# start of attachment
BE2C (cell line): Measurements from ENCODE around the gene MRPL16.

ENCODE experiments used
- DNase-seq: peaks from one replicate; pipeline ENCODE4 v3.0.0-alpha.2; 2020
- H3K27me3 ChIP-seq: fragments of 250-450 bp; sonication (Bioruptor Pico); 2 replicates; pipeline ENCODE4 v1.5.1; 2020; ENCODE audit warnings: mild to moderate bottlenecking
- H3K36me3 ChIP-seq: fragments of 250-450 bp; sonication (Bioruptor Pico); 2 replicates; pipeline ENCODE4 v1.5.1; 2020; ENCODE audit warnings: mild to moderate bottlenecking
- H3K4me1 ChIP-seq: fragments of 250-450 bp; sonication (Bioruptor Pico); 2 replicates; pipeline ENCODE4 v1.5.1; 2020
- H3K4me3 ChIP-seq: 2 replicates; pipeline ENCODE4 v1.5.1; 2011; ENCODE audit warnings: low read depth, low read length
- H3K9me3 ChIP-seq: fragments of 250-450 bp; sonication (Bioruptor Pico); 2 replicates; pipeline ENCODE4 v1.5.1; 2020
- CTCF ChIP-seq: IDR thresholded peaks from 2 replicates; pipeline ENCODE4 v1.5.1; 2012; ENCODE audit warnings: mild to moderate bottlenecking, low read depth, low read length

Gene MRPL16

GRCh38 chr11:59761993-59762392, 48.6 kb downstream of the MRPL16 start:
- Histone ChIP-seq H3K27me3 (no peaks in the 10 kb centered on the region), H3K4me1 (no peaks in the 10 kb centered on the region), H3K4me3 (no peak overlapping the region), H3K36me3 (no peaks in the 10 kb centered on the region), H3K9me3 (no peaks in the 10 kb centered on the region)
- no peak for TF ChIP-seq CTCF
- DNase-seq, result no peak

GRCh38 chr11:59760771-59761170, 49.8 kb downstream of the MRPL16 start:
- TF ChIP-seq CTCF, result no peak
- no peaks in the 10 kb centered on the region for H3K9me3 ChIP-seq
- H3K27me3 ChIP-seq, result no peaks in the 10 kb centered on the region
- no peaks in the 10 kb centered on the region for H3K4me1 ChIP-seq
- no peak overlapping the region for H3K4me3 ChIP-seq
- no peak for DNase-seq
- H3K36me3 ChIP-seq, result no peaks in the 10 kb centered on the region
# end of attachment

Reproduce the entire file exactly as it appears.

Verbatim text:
BE2C (cell line): Measurements from ENCODE around the gene MRPL16.

ENCODE experiments used
- DNase-seq: peaks from one replicate; pipeline ENCODE4 v3.0.0-alpha.2; 2020
- H3K27me3 ChIP-seq: fragments of 250-450 bp; sonication (Bioruptor Pico); 2 replicates; pipeline ENCODE4 v1.5.1; 2020; ENCODE audit warnings: mild to moderate bottlenecking
- H3K36me3 ChIP-seq: fragments of 250-450 bp; sonication (Bioruptor Pico); 2 replicates; pipeline ENCODE4 v1.5.1; 2020; ENCODE audit warnings: mild to moderate bottlenecking
- H3K4me1 ChIP-seq: fragments of 250-450 bp; sonication (Bioruptor Pico); 2 replicates; pipeline ENCODE4 v1.5.1; 2020
- H3K4me3 ChIP-seq: 2 replicates; pipeline ENCODE4 v1.5.1; 2011; ENCODE audit warnings: low read depth, low read length
- H3K9me3 ChIP-seq: fragments of 250-450 bp; sonication (Bioruptor Pico); 2 replicates; pipeline ENCODE4 v1.5.1; 2020
- CTCF ChIP-seq: IDR thresholded peaks from 2 replicates; pipeline ENCODE4 v1.5.1; 2012; ENCODE audit warnings: mild to moderate bottlenecking, low read depth, low read length

Gene MRPL16

GRCh38 chr11:59761993-59762392, 48.6 kb downstream of the MRPL16 start:
- Histone ChIP-seq H3K27me3 (no peaks in the 10 kb centered on the region), H3K4me1 (no peaks in the 10 kb centered on the region), H3K4me3 (no peak overlapping the region), H3K36me3 (no peaks in the 10 kb centered on the region), H3K9me3 (no peaks in the 10 kb centered on the region)
- no peak for TF ChIP-seq CTCF
- DNase-seq, result no peak

GRCh38 chr11:59760771-59761170, 49.8 kb downstream of the MRPL16 start:
- TF ChIP-seq CTCF, result no peak
- no peaks in the 10 kb centered on the region for H3K9me3 ChIP-seq
- H3K27me3 ChIP-seq, result no peaks in the 10 kb centered on the region
- no peaks in the 10 kb centered on the region for H3K4me1 ChIP-seq
- no peak overlapping the region for H3K4me3 ChIP-seq
- no peak for DNase-seq
- H3K36me3 ChIP-seq, result no peaks in the 10 kb centered on the region